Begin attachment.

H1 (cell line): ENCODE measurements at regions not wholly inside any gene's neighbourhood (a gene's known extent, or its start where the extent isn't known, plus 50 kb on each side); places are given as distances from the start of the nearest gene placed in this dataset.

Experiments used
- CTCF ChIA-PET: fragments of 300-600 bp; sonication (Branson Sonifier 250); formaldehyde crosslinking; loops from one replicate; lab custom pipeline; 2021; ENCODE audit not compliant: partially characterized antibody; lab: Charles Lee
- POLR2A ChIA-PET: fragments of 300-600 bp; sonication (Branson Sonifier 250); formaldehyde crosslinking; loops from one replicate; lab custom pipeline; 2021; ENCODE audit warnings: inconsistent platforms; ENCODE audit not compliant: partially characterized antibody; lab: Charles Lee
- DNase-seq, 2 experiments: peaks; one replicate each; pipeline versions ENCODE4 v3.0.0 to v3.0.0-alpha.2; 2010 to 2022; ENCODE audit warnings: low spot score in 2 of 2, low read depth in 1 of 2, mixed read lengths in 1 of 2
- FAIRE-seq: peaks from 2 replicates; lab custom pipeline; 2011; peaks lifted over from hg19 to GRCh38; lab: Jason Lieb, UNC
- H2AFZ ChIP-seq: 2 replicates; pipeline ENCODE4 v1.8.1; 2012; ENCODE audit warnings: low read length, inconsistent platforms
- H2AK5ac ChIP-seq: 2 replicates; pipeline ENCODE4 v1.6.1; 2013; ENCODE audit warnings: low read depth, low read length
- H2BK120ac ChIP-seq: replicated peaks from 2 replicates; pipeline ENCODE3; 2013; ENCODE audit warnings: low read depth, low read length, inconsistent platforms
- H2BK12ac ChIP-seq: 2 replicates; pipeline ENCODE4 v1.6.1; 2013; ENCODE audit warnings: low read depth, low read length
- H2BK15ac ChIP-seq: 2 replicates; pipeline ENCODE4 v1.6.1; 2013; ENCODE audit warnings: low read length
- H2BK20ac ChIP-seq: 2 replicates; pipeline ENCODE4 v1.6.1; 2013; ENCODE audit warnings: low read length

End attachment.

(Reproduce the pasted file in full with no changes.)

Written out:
H1 (cell line): ENCODE measurements at regions not wholly inside any gene's neighbourhood (a gene's known extent, or its start where the extent isn't known, plus 50 kb on each side); places are given as distances from the start of the nearest gene placed in this dataset.

Experiments used
- CTCF ChIA-PET: fragments of 300-600 bp; sonication (Branson Sonifier 250); formaldehyde crosslinking; loops from one replicate; lab custom pipeline; 2021; ENCODE audit not compliant: partially characterized antibody; lab: Charles Lee
- POLR2A ChIA-PET: fragments of 300-600 bp; sonication (Branson Sonifier 250); formaldehyde crosslinking; loops from one replicate; lab custom pipeline; 2021; ENCODE audit warnings: inconsistent platforms; ENCODE audit not compliant: partially characterized antibody; lab: Charles Lee
- DNase-seq, 2 experiments: peaks; one replicate each; pipeline versions ENCODE4 v3.0.0 to v3.0.0-alpha.2; 2010 to 2022; ENCODE audit warnings: low spot score in 2 of 2, low read depth in 1 of 2, mixed read lengths in 1 of 2
- FAIRE-seq: peaks from 2 replicates; lab custom pipeline; 2011; peaks lifted over from hg19 to GRCh38; lab: Jason Lieb, UNC
- H2AFZ ChIP-seq: 2 replicates; pipeline ENCODE4 v1.8.1; 2012; ENCODE audit warnings: low read length, inconsistent platforms
- H2AK5ac ChIP-seq: 2 replicates; pipeline ENCODE4 v1.6.1; 2013; ENCODE audit warnings: low read depth, low read length
- H2BK120ac ChIP-seq: replicated peaks from 2 replicates; pipeline ENCODE3; 2013; ENCODE audit warnings: low read depth, low read length, inconsistent platforms
- H2BK12ac ChIP-seq: 2 replicates; pipeline ENCODE4 v1.6.1; 2013; ENCODE audit warnings: low read depth, low read length
- H2BK15ac ChIP-seq: 2 replicates; pipeline ENCODE4 v1.6.1; 2013; ENCODE audit warnings: low read length
- H2BK20ac ChIP-seq: 2 replicates; pipeline ENCODE4 v1.6.1; 2013; ENCODE audit warnings: low read length